flights

Southwest Computer Outages Force Airline to Cancel, Delay Hundreds of Flights

Passengers check-in for a Southwest Airlines flight

Passengers check-in for a Southwest Airlines flight

PATRICK T. FALLON/AFP via Getty Images

Flight cancellations and passenger frustration continued on Wednesday as Southwest Airlines continued to deal with the fallout from a computer outage on Tuesday, a day after the carrier experienced issues with a third-party weather data provider.

The issues started Monday after a problem with the weather data provider forced the airline to delay about 1,500 flights, The Associated Press reported. Then on Tuesday, the airline was forced to cancel hundreds more flights and delay more than 1,000 after a technology-related issue grounded planes.

At one point, the Federal Aviation Administration held all Southwest departures for about 45 minutes, an agency spokeswoman told the AP.

On Tuesday night, Southwest tweeted it was “in the process of resuming normal operations after a system issue this afternoon that created flight disruptions throughout our network.”

However, by Wednesday morning, a

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Luxury startup airline Aero starting flights next month: features, routes, price

  • Aero is the US’ newest airline, starting flights between Los Angeles and Aspen, Colorado on February 4.
  • The leisure-focused luxury airline aims to offer a “radically better premium leisure travel experience.”
  • Prices start at $990 one-way for February flights, rising to $1,250 in March and April for flights on a private jet-like plane. 
  • Visit Business Insider’s homepage for more stories.

The pandemic has shifted travel trends in favor of leisure flying and airlines have been eager to accommodate. Aero is a new leisure airline launching its first flights on February 4 after a successful European debut in 2020.

“Our objective is to deliver a radically better premium leisure travel experience,” Subramanian told Business Insider. 

It’s the brainchild of Uber co-founder Garrett Camp and behind the wheel as CEO is Uma Subramanian, a veteran in urban air mobility. Subramanian previously served as chief executive at Voom, the Airbus-backed helicopter startup

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Travel and transport stocks nosedive as countries ban flights from UK

British Airways Boeing 787-8 Dreamliner passenger aircraft as seen on final approach flying, touching down, landing and taxiing in Amsterdam Schiphol AMS EHAM International airport in the Netherlands at Polderbaan runway. The wide-body modern and advanced airplane of BA has the registration G-ZBJG and is powered by 2x RR Rolls Royce jet engines. British Airways is the flag carrier of the United Kingdom UK connecting London Heathrow in England to the Dutch city Amsterdam. BAW Speedbird is owned by IAG International Airlines Group and is member of Oneworld aviation alliance. The world passenger traffic declined during the coronavirus covid-19 pandemic era with the industry struggling to survive. Amsterdam, Netherlands on November 18, 2020 (Photo by Nicolas Economou/NurPhoto via Getty Images)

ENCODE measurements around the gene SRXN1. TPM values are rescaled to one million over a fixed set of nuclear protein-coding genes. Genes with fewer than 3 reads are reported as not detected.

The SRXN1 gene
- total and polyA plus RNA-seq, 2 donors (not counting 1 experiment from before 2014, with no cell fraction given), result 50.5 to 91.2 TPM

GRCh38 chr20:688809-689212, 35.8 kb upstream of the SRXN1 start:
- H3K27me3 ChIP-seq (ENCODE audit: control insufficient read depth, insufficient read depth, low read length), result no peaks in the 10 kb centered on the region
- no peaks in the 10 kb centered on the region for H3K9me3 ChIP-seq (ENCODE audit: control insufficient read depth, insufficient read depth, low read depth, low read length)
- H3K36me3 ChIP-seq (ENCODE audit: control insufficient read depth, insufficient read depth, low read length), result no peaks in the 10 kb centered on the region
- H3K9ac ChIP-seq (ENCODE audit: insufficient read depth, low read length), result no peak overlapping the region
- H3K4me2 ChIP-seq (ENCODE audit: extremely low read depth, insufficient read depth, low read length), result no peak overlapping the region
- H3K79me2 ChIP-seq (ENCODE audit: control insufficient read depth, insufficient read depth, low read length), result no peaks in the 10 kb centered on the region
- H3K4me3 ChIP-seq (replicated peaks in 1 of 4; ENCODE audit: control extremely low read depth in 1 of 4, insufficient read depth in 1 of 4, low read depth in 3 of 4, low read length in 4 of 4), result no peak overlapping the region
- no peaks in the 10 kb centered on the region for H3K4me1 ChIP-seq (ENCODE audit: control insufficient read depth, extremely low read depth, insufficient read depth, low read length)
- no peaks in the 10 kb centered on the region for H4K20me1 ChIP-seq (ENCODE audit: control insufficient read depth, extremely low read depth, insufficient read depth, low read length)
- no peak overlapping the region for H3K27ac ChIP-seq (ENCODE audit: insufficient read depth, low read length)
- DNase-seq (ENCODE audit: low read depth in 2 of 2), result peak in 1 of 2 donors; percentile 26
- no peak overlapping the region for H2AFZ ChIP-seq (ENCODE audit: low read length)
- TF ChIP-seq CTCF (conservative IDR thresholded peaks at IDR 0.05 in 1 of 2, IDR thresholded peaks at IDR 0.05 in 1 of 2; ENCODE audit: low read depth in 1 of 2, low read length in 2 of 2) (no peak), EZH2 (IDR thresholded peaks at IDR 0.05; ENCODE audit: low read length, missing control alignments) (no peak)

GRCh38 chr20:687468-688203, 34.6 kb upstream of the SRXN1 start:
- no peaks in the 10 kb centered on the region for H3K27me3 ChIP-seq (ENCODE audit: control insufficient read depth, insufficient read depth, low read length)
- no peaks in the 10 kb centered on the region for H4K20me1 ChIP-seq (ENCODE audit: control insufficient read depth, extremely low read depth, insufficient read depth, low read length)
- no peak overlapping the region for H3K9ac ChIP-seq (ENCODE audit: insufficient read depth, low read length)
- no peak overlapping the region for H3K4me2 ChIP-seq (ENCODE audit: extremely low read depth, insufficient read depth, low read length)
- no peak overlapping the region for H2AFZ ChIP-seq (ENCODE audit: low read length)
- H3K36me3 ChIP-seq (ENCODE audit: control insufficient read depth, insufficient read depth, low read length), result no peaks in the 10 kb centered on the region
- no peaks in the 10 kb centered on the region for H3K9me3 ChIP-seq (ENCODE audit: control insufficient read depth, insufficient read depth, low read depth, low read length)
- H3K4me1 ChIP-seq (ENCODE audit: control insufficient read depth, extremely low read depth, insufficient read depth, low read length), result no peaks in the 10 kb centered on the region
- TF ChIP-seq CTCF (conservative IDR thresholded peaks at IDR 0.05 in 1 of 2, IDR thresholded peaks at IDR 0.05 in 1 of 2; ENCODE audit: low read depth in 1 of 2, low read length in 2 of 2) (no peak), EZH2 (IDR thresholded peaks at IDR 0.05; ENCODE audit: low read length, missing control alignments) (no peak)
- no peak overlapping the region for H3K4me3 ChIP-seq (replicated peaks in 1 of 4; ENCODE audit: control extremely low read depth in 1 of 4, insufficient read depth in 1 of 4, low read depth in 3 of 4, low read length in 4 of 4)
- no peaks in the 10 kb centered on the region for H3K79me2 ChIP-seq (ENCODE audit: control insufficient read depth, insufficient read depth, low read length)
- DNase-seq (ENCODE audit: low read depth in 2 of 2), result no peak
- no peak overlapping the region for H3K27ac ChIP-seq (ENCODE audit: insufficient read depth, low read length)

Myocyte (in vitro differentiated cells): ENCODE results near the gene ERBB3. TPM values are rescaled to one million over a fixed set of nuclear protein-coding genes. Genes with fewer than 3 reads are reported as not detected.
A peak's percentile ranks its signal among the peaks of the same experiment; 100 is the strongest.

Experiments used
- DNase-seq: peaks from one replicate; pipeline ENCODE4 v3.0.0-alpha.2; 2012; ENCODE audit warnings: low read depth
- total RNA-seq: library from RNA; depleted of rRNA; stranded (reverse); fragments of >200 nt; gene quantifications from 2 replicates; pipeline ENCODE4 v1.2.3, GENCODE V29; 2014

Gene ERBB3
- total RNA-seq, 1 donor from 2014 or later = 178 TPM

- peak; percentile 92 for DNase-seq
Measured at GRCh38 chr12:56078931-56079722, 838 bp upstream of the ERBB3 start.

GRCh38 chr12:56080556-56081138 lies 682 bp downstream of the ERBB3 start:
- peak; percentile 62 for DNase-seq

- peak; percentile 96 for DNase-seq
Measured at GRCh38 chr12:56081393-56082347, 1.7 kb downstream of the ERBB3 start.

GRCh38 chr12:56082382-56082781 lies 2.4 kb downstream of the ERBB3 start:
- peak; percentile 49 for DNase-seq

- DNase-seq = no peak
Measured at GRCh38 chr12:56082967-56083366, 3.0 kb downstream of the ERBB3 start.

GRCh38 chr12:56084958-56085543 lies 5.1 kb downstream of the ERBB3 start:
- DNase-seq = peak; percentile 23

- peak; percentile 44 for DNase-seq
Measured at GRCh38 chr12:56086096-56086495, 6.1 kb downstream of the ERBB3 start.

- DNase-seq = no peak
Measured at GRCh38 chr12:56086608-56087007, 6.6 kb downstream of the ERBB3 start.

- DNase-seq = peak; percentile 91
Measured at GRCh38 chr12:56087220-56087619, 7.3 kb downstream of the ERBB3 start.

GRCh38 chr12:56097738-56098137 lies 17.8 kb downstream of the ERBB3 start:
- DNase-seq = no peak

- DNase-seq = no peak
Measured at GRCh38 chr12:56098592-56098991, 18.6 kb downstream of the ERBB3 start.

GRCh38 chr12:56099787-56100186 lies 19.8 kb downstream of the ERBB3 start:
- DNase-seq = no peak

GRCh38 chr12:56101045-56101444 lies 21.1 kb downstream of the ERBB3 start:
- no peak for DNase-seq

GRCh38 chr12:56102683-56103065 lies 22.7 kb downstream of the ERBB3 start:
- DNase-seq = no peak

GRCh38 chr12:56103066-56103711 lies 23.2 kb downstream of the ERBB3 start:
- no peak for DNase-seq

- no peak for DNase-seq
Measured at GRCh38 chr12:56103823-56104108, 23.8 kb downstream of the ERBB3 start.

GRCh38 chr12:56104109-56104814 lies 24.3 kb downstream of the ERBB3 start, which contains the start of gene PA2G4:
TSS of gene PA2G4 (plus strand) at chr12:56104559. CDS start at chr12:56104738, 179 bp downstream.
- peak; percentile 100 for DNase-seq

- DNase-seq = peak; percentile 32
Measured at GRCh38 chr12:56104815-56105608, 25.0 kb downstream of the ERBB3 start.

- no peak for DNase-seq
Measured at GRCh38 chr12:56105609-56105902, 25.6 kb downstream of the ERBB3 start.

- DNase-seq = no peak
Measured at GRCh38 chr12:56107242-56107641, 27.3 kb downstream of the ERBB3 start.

A raft of countries have banned travel from the UK, with Germany, Italy, the Netherlands, Austria, Belgium and Israel, first announcing a travel ban on Sunday. The news knocked travel stocks on Monday. Photo: Nicolas Economou/NurPhoto via Getty Images

Travel, leisure and transport stocks were some of the biggest decliners in the market on Monday after a new variant of the coronavirus in the South East of England forced the UK government to introduce fresh lockdown measures.

British Airways owner IAG (IAG.L) slumped as much as 16% after the opening bell, with jet maker Rolls-Royce (RR.L) not far behind, down 14% in early trade.

Shares recovered slightly during the day but still ended firmly in the red. IAG and Rolls closed 8% and 3% lower, respectively.

EasyJet (EZJ.L) dropped 7% and Ryanair (RYA.L) lost 5%, while cruise-ship operator Carnival (CCL.L)

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Airlines cancel international flights ahead of national lockdown

Watch: Major airlines face up to likely winter blues

Airlines have been busy overnight working on plans to cancel the majority of leisure flights in response to England’s impending national lockdown.

Under new rules announced by the Government on Saturday, non-essential travel – both domestic and international – is banned from Thursday November 5 until at least December 2.

That takes all overseas holidays off the table during this period, as well as staycations, given that overnight stays away from home are not permitted.

Paul Charles, CEO of travel consultancy the PC Agency, tells Telegraph Travel: “Airline planning teams are already working on cancelling outbound flights after November 5, and it will be difficult to plan for December based on a lack of visibility as to what will happen closer to Christmas. 

“In the short-term, airlines will be looking at combining scheduled flights returning to the UK, so that

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